This practice, of receiving a satisfaction for having made a dubious arrest, was common at the time. Still the Board of Customs were in no hurry to reach a decision, and it was not until May 1794 that they inform the Penzance officers:
Having read your Report of the 2nd Ultimo in return to our Order of reference on the Petition of John Ellis praying the delivery of the Sloop Liberty & her Cargo under Seizure at your Port. We acquaint you for the information of all parties that we have rejected the request & directed M:r Cooper our Solicitor to proceed in the prosecution of the said Vessel & her Cargo to Condemnation, [*]
Despite this last intention and the lengthy and protracted progress of this cause, the final fate of the Liberty has not been discovered. Her registry at Penzance was never closed. Perhaps she just rotted away and fell to bits under detention in the tidal harbour.
While Carter’s battery was not actively concerned in this Liberty incident, its mention in Richard John’s report of September 26th 1791, did not go unremarked in London. In answer to a query about it from the Board of Customs, the Penzance officers replied on October 6th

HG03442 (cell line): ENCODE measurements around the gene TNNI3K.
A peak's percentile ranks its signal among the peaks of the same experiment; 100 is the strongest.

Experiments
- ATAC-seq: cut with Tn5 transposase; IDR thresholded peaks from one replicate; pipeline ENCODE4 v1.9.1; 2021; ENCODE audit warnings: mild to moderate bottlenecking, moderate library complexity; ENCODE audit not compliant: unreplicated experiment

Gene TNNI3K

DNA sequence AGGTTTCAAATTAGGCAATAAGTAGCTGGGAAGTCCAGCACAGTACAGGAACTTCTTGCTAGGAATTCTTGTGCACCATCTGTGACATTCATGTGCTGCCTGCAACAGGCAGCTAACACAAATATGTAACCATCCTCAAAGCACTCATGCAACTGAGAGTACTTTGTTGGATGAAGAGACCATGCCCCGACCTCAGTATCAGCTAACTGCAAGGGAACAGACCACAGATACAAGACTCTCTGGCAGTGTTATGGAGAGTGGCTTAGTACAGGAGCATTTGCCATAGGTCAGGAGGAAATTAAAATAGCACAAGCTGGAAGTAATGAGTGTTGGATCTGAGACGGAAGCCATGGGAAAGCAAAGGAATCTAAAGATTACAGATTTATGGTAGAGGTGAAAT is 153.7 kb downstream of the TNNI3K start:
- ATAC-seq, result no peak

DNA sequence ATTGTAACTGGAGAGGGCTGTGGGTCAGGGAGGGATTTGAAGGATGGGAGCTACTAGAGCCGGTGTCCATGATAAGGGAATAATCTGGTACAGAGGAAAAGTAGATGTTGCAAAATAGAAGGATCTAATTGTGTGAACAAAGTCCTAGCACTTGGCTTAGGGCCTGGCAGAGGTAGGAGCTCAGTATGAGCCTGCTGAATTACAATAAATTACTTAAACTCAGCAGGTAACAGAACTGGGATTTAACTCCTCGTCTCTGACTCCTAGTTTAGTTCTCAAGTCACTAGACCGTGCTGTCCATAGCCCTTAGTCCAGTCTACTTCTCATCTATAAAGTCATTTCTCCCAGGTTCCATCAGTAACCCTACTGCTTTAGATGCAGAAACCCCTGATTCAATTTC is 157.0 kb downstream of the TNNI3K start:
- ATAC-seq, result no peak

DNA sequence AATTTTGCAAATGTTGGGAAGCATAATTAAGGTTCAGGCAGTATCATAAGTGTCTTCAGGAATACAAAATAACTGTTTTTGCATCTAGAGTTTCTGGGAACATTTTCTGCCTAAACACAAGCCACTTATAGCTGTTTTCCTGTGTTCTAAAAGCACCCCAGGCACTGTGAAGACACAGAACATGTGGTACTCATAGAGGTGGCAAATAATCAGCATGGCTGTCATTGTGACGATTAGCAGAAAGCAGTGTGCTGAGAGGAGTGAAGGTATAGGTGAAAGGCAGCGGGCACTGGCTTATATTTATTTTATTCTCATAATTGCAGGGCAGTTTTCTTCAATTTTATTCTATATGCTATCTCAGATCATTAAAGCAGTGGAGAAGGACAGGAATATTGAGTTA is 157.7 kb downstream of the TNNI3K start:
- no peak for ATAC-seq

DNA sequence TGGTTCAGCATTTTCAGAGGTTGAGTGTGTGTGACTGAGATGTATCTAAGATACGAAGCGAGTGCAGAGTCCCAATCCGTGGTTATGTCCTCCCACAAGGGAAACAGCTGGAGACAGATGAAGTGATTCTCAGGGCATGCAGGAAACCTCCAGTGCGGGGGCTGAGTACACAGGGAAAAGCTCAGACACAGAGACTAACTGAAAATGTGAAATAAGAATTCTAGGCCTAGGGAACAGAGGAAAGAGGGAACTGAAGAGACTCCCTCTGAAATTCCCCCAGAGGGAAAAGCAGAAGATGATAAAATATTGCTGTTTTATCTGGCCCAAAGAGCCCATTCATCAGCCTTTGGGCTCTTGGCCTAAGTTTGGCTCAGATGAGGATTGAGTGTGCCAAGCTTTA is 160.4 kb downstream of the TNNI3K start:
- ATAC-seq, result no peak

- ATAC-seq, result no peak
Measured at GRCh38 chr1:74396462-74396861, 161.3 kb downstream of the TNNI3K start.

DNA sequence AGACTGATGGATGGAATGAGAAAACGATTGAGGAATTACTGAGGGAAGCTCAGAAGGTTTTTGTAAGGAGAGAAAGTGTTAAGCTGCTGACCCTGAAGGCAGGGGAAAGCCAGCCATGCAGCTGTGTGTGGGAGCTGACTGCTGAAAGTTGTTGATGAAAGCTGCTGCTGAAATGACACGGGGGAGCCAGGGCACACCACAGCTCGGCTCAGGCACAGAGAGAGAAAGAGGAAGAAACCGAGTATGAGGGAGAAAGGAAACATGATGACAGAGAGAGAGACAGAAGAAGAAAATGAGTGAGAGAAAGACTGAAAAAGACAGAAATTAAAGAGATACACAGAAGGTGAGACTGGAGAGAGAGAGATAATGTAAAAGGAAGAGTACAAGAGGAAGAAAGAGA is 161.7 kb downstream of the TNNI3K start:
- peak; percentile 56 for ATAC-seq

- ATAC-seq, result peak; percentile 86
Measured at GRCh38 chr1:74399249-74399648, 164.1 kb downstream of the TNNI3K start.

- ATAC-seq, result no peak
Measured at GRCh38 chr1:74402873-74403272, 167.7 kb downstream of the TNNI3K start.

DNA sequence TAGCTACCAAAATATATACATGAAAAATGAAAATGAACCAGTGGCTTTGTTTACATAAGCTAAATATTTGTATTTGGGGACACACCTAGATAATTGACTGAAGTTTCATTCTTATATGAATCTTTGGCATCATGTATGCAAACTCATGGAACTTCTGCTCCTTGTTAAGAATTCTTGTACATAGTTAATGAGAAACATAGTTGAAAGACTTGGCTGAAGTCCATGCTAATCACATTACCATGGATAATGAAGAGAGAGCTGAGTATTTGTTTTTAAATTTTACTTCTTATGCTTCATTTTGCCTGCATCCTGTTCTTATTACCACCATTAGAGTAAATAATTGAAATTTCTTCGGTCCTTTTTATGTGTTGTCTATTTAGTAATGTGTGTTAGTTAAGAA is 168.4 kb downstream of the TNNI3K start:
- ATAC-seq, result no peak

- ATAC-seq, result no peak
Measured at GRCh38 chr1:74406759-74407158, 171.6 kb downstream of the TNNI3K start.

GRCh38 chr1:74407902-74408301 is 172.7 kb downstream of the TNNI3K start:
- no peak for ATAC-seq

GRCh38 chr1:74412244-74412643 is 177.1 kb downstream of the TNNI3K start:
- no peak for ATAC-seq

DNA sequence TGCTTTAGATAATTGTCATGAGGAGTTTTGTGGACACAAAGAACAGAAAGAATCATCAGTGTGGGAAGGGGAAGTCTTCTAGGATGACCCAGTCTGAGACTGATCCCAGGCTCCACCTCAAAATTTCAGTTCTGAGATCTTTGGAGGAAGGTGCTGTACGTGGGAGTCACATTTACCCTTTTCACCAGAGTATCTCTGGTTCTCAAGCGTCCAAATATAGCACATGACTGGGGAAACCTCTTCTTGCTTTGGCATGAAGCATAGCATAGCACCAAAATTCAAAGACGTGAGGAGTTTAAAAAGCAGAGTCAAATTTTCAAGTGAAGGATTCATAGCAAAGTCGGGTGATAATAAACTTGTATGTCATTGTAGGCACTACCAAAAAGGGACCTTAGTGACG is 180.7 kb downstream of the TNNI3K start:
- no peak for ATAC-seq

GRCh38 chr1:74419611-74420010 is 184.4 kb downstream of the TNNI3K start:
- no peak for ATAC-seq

In obedience to your Honors Commands Signified to us in Mr. Hume’s Letter of the 28th Ulto. N.o 40, We beg leave to acquaint your Honble Board, that we have [made] a particular enquiry respecting the Battery at Prussia’s Cove within the Limits of this Port, and find that there is one Errected mounting Nine, 6 pounders, and which the smugglers have frequently made use of by firing on the revenue Cruizers and their Boats and driving them off the Coast, particularly on the 9th November 1789, by their firing on the boat belonging to the Dolphin, as was represented to your Honors with our Letter of the 11th Novem.r 1789, N.o 134. Which enclosed one from Capt.n John setting forth that transaction.
We are &c , SJM. [*]
Nine 6-pounders or not, this further claim that the battery had frequently been made use of to drive off revenue boats and cruisers, may or may not have been true, but there is a singular lack or earlier reports to this effect. The single instance previously cited by them in November 1789, hardly being evidence of frequent use.